A. There’s an incredible amount of paperwork. Permits to do, contracts to sign, insurances. A lot of things. Typically, if we’re just coming in to do office work, we’ll come in early in the morning. It’s a 12 hour day. It’s not a glamorous life. But it makes you feel good to have it all set.
And then a typical location day -- I’ll show up at the location and open up the company or the house for the show. If it’s a seven o’clock crew call, I’m going to be there between 3 AM and 4 AM to get trucks in, make sure everything’s set up. Make sure security’s in place, police are in place. Make sure all of the doors are open. It’s kind of an embarrassing thing if you show up to a location and the person sleeps in and you don’t have a door open and people are waiting…

Q. What’s a typical day of scouting like?

A. For me scouting is… I look at it as if I get paid to go sightseeing. It’s just a fun time. From the other side of it, I get up early. I run out, start taking photos, upload the photos to my website so people in the office can look at them. It helps saves a lot of time in the day. I can make a phone call, and then adjust what I’m looking for. It allows us to not go off on all day tangents hunting down the wrong location.
When you read the script, it calls for certain things. What I like to do is, I read it, I find a location that’s maybe only there for a part of a page. It may not seem significant, but it can ultimately tie into to a larger part of the story. So I look for that smaller location, and look for ways to make it work from the angle of another larger location we are shooting at. It’s fewer moves for the production in the end and it’s more cost efficient.

Q. Any last thoughts on your job?

A. Seriously, it’s a great job. If anyone were looking to get into the business, again, I get paid to go sight-seeing. I get to knock on any door. I get to go to mansions, businesses, everywhere. I get to see so many things that other people don’t. I get to go to factories for industries that you’d never think of and see how they work. It’s an education. No two days in this business are ever alike. There’s always variety. I might have five great days, where everything’s going well. Then a day comes when something happens that just knocks you to the ground. There’s something new everyday. I love it.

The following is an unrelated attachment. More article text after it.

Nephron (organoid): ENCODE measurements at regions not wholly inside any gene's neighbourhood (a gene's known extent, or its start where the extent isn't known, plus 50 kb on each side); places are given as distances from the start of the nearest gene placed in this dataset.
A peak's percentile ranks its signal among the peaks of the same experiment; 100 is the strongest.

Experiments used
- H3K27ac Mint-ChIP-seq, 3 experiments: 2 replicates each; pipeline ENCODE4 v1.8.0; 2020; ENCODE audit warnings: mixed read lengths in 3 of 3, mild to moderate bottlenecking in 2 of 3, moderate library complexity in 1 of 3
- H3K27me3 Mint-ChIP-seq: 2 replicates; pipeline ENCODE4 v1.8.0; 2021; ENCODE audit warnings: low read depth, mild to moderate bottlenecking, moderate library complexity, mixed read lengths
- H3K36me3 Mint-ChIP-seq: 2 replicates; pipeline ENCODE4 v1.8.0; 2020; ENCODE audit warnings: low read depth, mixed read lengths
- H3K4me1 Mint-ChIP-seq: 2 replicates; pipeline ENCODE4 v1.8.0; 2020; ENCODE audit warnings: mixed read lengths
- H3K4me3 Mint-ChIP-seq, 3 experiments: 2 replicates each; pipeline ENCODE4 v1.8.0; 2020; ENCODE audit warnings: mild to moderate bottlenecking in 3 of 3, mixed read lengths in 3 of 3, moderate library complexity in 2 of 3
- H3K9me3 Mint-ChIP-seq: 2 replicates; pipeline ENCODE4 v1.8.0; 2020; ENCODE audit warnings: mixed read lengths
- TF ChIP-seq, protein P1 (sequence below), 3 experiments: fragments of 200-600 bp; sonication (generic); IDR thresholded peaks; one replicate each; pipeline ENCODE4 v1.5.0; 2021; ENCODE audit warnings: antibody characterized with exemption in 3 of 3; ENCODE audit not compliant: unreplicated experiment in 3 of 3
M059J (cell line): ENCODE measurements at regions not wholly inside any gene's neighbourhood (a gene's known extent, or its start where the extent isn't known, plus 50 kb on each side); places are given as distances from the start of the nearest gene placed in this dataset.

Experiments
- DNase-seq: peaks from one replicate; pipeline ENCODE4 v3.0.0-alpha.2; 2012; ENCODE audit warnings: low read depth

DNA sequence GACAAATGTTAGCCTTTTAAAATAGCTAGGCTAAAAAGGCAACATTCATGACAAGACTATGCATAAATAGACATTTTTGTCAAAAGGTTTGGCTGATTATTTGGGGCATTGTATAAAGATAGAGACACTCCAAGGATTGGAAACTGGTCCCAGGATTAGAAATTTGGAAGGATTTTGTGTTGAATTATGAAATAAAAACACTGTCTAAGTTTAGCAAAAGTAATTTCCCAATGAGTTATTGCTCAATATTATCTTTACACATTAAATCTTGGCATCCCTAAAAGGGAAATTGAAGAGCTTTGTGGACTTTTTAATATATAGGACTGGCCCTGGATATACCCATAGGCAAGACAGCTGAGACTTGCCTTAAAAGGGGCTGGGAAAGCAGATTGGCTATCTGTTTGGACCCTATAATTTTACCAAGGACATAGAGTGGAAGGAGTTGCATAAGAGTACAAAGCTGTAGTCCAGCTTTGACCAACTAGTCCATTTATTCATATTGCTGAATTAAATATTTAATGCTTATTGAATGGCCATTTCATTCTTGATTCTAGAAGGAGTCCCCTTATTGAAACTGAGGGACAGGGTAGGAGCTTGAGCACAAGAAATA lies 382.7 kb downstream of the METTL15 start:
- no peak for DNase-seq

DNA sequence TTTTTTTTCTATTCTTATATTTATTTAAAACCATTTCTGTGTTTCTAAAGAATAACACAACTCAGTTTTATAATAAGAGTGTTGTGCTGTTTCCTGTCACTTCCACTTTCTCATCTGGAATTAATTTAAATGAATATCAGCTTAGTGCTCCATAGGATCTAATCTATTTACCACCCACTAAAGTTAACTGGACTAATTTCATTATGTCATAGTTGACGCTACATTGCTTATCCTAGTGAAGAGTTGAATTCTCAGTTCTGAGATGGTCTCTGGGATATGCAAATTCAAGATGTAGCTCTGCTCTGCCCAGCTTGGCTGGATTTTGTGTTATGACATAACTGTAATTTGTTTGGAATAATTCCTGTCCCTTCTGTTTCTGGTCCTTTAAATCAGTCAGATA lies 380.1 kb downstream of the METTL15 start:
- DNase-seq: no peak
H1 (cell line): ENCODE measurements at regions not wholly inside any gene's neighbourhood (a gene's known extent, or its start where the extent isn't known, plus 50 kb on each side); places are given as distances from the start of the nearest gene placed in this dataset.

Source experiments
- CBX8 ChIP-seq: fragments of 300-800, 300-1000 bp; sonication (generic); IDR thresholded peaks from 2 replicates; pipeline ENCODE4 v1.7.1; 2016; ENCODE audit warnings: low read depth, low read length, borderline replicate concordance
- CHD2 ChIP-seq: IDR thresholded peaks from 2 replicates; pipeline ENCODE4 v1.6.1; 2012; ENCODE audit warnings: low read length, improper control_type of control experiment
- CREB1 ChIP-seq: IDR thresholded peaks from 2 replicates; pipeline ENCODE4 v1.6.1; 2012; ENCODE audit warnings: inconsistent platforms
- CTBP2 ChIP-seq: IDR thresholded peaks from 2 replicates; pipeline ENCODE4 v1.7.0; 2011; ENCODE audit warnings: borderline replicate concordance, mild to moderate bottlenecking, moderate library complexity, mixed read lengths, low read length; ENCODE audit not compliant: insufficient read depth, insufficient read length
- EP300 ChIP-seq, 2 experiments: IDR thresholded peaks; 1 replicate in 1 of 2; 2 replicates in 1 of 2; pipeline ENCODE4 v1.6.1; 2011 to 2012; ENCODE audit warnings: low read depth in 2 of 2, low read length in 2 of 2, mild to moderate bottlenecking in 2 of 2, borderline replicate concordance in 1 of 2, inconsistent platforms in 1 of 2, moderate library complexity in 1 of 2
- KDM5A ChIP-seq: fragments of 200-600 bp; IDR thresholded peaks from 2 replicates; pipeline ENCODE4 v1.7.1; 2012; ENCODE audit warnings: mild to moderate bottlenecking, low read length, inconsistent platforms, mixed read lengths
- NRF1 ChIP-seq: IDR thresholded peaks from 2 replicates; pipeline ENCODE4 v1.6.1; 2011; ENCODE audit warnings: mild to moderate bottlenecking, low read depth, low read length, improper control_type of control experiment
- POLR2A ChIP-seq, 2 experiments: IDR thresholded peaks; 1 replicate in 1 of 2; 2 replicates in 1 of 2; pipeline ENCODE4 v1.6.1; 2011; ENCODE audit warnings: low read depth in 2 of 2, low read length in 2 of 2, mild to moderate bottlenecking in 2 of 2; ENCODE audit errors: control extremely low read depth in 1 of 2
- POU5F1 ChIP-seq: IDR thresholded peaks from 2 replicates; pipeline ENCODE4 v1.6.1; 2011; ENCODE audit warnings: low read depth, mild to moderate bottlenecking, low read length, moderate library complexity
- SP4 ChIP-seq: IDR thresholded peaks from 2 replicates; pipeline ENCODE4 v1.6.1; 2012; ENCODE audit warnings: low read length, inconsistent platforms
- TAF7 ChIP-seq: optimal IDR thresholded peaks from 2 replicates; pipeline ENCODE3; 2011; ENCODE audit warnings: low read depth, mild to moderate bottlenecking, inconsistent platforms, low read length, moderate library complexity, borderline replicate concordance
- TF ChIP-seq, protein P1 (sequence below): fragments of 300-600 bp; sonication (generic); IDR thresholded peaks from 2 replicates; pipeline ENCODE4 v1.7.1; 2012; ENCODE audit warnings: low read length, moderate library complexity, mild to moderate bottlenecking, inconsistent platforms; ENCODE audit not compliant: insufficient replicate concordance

You know, I like the action. I like the stunts, the car crashes, the explosions, the gun play. This show has it all. When I read a script, I get really excited. I get to participate in that by finding locations for it. I’m like a little kid when I see the process unfolding. It’s all fun. But the bottom line is that you always want to be invited back to that location, so we’re always mindful of what we’re doing while we’re there.

Thanks, Larry.

Larry is a great co-worker. And Locations Manager. And he has a wonderful team working with him. The other Locations Managers this season are KC Warnke and Yoshi Enoki. They’re assisted by Leo A. Fialho, Kim Crabb, and Clay Dodder.

And Larry’s not lying about the 12 hour days. Geoff and I can attest. Our office is right next door to his.

In Episode 8, airing tonight, you’ll see one of Larry’s finds. Bazhaev’s restaurant, meant to be in Brighton Beach, Brooklyn, is actually Romanov Restaurant and Lounge in Studio City, Los Angeles.

You could eat there if you wanted to. Pretty cool.